Back when we all wore crochet-backed gloves, many of us got spots on the backs of our hands, as if we'd brushed up against waffle irons.

  11. I live in the pacific northwest which is as miserable as England weatherwise, but once the monsoons end and the sun shines a bit more I start to get tanned. I try not to think about sun damage too much. The worst time to be out in the sun is between 10am and 3 or 4pm, then the UV rays diminish dramatically. It has been my rule for years to go to the beach later in the day which annoys everyone but I prefer the quality of light later on than mid day. When I bike to work I am there in the morning and not off until 6 so miss out on the sun. But on weekends when I go out and about I am biking in mid day. Unless the weather is super warm I am going to have a sweater on.
    I have some Cetaphil daily face moisturizer/sun block that is 50 spf. I have yet to really use it because it seemed really icky because of the sunblock stuff. I bought it to wear while riding to work or if on a long ride and then wash off once inside etc.. Cetaphil products are great: non greasy, non iritating, fragrance free, non comedogenic and for sensitive skin.
    And getting sun is also important for vitamin D which is proving to be more essential than previously thought.
    And Erin, Health Canada's regulations are different than the FDA, so we do get some uber powerful sunblocks from Europe that the US does not and visa versa depending on the rules.

  12. Veloria - Though I'm sure that something like what I mentioned would help with general restoration of the skin. If it can help with a burn, its my thought that it would help with other types of sun damage. Though, of course, I'm not a dermatologist, so don't take my word for it.

  13. Being in Australia (where we have the highest incidence of skin cancer in the world, I believe), I too have to be extremely careful about sun damage.

    I make a habit of wearing white, long-sleeved Tshirts in summer to keep the sun off my arms. I need to figure something out for my legs though, as those are more difficult to protect while keeping cool.

    I have a clear zinc stick (which I really ought to find; no idea where it is) that I can use on lips, cheeks and nose. It still provides protection without looking *too* goofy. Though I may buy a coloured one this coming summer so I can tell more easily whether it's wearing off.

    I also wear a sporting singlet OVER my white T to cover my lower back. This past summer, I got a very nasty sunburn where my Tshirt rode up and exposed the skin between that and my pants. Not fun.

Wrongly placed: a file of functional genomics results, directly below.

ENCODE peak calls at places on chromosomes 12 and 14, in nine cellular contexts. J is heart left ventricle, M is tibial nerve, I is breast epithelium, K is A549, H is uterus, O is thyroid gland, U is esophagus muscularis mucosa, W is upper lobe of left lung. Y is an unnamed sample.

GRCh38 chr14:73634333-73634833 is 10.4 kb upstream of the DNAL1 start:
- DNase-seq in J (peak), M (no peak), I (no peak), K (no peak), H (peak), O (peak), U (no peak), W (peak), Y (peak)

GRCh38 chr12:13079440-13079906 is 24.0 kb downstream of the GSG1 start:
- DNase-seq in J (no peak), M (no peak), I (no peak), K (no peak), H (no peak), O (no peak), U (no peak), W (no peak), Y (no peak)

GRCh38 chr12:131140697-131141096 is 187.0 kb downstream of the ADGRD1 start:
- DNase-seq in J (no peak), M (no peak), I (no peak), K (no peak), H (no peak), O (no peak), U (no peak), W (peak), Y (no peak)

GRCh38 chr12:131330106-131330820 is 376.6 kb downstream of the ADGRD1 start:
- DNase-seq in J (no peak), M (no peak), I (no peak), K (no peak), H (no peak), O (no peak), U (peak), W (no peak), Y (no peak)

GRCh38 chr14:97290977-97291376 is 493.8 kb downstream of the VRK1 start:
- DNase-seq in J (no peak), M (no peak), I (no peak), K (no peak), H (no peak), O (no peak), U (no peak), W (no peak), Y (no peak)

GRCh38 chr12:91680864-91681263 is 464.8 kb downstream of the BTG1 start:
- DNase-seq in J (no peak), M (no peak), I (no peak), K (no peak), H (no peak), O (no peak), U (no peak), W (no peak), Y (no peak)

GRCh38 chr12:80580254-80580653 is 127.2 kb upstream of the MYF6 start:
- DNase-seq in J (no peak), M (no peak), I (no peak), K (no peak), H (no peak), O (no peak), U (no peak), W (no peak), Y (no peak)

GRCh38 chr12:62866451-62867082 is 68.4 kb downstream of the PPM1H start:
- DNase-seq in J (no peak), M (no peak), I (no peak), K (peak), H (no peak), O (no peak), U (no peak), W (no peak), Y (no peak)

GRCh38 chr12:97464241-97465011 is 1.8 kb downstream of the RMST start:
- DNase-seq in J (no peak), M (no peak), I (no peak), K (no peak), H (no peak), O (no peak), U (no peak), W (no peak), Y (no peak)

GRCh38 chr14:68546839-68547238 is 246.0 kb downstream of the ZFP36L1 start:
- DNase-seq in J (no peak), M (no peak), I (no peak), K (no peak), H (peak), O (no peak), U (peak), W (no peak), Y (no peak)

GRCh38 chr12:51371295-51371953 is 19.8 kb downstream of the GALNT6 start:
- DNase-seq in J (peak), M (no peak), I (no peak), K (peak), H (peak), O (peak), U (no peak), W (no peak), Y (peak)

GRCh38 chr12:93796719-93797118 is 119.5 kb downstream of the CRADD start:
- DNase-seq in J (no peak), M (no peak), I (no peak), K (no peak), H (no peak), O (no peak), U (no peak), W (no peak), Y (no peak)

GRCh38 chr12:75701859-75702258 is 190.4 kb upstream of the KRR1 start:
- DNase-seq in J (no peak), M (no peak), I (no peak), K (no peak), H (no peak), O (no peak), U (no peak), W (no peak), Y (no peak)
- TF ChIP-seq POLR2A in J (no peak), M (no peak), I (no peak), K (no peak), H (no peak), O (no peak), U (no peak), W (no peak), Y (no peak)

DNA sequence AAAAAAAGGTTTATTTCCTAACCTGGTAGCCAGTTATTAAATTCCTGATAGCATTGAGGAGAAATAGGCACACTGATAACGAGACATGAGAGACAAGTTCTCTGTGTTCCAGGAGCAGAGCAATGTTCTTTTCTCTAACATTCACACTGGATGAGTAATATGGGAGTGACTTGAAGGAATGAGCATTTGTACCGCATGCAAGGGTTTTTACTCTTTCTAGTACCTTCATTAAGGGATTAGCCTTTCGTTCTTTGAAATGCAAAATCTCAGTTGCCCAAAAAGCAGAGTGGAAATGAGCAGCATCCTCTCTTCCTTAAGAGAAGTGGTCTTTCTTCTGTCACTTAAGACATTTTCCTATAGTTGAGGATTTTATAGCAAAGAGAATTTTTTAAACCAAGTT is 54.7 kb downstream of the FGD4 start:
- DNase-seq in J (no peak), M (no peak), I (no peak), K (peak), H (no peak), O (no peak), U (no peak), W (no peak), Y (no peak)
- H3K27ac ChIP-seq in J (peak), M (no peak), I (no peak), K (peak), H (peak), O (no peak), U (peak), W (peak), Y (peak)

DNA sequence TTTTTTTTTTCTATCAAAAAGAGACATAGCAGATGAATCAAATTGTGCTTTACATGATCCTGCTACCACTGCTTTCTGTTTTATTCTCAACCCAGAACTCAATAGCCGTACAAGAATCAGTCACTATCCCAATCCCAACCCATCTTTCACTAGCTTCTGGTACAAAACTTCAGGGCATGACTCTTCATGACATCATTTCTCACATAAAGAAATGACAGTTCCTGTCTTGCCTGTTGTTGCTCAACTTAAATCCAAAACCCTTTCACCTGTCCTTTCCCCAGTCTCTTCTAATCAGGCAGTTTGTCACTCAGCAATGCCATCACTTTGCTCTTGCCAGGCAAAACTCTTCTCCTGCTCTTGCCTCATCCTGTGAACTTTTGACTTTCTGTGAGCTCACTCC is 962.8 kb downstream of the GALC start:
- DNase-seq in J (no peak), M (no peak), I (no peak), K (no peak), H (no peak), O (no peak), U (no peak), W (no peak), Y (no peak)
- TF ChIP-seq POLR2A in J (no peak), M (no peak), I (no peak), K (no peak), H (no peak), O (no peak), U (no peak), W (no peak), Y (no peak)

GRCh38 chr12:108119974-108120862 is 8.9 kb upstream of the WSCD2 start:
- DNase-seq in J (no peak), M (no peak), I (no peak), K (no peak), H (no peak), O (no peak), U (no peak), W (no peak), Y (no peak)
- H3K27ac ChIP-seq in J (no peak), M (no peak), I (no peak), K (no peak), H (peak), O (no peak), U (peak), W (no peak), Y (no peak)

So I mostly cover up in Summer and expect that a certain amount of clothing will need to be changed in order to make this possible.

  14. Also, regarding 50-60 SPF, that doesn't really mean much. For one thing, a lot of people forget what it actually means, which is that you can stay out in the sun that many times longer and not burn. It doesn't tell you how well-protected you are, just for how long compared to how long you would be without anything.

    Also, it's almost impossible to measure accurately beyond about 30+, so anything above that in a cream isn't really worth paying for.

  15. I realise that skin cancer potentially is a real issue, but surely humans did not evolve to spend their life indoors, out of the sun? Surely a tan, freckles, etc. are completely "natural", and it is only Hollywood and advertising that has persuaded you that an absolutely clear complexion is somehow "normal"?

  16. Velouria - We of the fair skin are more affected by the suns rays. I try to ride in the morning or early evening when the sun is not so intense.

  17. I have fair skin but not as fair as some. I live in N Florida. After 3 years of cycling I'm fine using 90-100 spf Neutrogena sun screen lotion on any exposed areas. I also wear a sun visor under my helmet and during the summer I wear lightweight cotton arm warmers that keep the sun off my forearms [cut from the arms of a long cotton knit shirt]. Forearms seem to attract the most sun. I also ride during early morning or late afternoon.

  18. I use physical sunblock too, and have for years and years. I overheard one of my cycling friend on a ride saying "That's why Lynne looks so weird all the time." He was talking about my white sunscreen.

    I do use chemical sunblock when I get sick of the zinc getting all over my clothes. Be sure it has UVA block. Physical on my face, always. I like Burnout -- it really "sticks" to my face.